The Power of Words: Deliberation Dialogue as a Model to Favor Patient Engagement in Chronic Care

The Power of Words: Deliberation Dialogue as a Model to Favor Patient Engagement in Chronic Care

Sarah Bigi (Catholic University of the Sacred Heart, Italy) and Giulia Lamiani (University of Milan, Italy)
DOI: 10.4018/978-1-5225-3926-1.ch055


The concept of patient engagement is attracting growing attention from scholars working on doctor-patient interactions. It refers to the condition in which patients are fully aware of their medical condition and willing to be active both in the relationship with their caregivers and towards the health care institutions. However, the operative steps necessary to achieve patient engagement have not yet been fully described. This chapter focuses on the communicative dimension of engagement. Communication is shown to be a pivotal means to improve patient self-efficacy and commitment, both fundamental components of engagement. In particular, the authors take a closer look at the process of decision making in chronic care settings, and propose a normative model to analyze and evaluate the quality of decision making in consultations. It is argued that the model can also be used as a blueprint to create training materials for clinicians.
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Chronic illnesses such as diabetes, hypertension, and asthma - just to name a few - are nowadays common occurrences in the lives of many individuals. Modern Western lifestyle and the aging population will lead, in the next decades, to an increase in the number of people suffering from chronic diseases (Visser, 2000). Chronicity imposes new challenges to the clinician-patient relationship. As chronic diseases are by nature treatable but not curable, it becomes essential for healthcare providers to engage patients in their care and promote patients’ self-management and compliance to treatment in order to maintain a good health (Assal, 1999; Coleman, Austin, Brach, & Wagner, 2009; Nuño, Coleman, Bengoa, & Sauto, 2012).

Recently, the literature on chronic care has focused on the concept of patient engagement. Patient engagement has been generally described as a result of the relationship between patients and health care providers as they work together to “support active patient and public involvement in health and healthcare and to strengthen their influence on healthcare decisions, at both the individual and collective levels” (Coulter, 2011, p. 10). Engagement has also been described as a complex process of exchanges that occur between the patient and the health care system (Graffigna, Barello, Riva, & Bosio, 2014, p. 87), capable of producing positive psychosocial changes in patients and better quality of life (Barello & Graffigna, 2014). A recent model developed by Graffigna et al. (2014) defined patient engagement as a dynamic process, in which patients experience four phases (blackout, arousal, adhesion and eudaimonic project), each encompassing emotional, cognitive and behavioral dimensions. According to this model, engagement is the final outcome of a series of emotional, cognitive and behavioral reframing of the patient’s health condition (Barello & Graffigna, 2014). Specifically, fully engaged patients are able to integrate the disease into their identity and life, manage their own care and mobilize healthcare services proactively if needed. As characterized by the literature, patient engagement can be described as an emotional, cognitive and behavioral change. Patient engagement therefore implies a greater ability and motivation to solve health-related problems, the exchange of relevant information with clinicians, shared decision-making, the capacity to cope with complications and follow through with treatment (Barello & Graffigna, 2014).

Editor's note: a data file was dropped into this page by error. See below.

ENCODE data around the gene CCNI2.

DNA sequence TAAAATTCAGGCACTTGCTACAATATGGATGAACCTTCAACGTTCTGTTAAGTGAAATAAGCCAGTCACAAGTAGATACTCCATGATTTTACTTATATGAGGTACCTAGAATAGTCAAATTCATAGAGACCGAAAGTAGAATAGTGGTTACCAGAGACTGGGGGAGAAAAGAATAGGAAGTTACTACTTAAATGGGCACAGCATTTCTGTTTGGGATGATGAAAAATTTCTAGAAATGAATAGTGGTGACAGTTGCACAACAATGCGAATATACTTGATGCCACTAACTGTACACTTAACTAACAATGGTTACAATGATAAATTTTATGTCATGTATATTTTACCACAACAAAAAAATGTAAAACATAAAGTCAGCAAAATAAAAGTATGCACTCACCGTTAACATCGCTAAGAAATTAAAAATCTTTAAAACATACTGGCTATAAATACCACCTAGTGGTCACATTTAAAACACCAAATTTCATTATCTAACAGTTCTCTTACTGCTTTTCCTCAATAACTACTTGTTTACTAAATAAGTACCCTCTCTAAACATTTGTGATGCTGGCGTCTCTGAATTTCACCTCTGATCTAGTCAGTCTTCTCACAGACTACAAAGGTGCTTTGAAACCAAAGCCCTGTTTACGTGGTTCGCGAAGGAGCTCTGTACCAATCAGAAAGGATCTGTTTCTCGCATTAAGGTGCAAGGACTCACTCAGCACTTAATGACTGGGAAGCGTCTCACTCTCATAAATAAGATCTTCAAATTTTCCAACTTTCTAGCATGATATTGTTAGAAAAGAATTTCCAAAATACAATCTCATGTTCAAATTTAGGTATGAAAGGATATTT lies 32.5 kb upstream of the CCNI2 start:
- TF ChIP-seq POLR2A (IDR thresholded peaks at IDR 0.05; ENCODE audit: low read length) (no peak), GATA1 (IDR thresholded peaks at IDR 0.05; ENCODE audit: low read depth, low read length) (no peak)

In the literature, engagement has been mainly described at an individual level in terms of patient’s experience and patient’s behaviors. However, engagement is promoted and sustained in the verbal day-by-day interactions between the patient and the healthcare providers (Thompson, 2007). More specifically, as a process supporting a proactive role of patients regarding their own health, patient engagement is promoted in the relationships between patients and clinicians within the consultations (Charles, Gafni, & Whelan, 1997, 1999; Epstein & Street, 2011; Street, Elwyn, & Epstein, 2012).

The process of patient engagement, as proposed in the literature, seems to include at least three dimensions that can only be dealt with through communicative processes: motivation, the exchange of relevant information with clinicians, and shared decision-making (Barello & Graffigna, 2014). Several strategies have been identified for clinicians to help patients move along the process of engagement, such as offering clear information on their condition, strengthening motivation to adopt healthy lifestyles, promoting self-efficacy, reinforcing healthy behaviors, and valuing patients’ responsibility towards their own health (Graffigna et al., 2014). However, little is known about what specific clinician-patient communicative behaviors could sustain engagement in clinical consultations. In this contribution, we propose the model of the deliberation dialogue (Walton & Krabbe, 1995; Walton, 2006; Walton, Toniolo, & Norman, 2014) as a tool for the analysis of clinician-patient verbal interactions that can help distinguish and assess the components of engagement-oriented dialogues within chronic care consultations.

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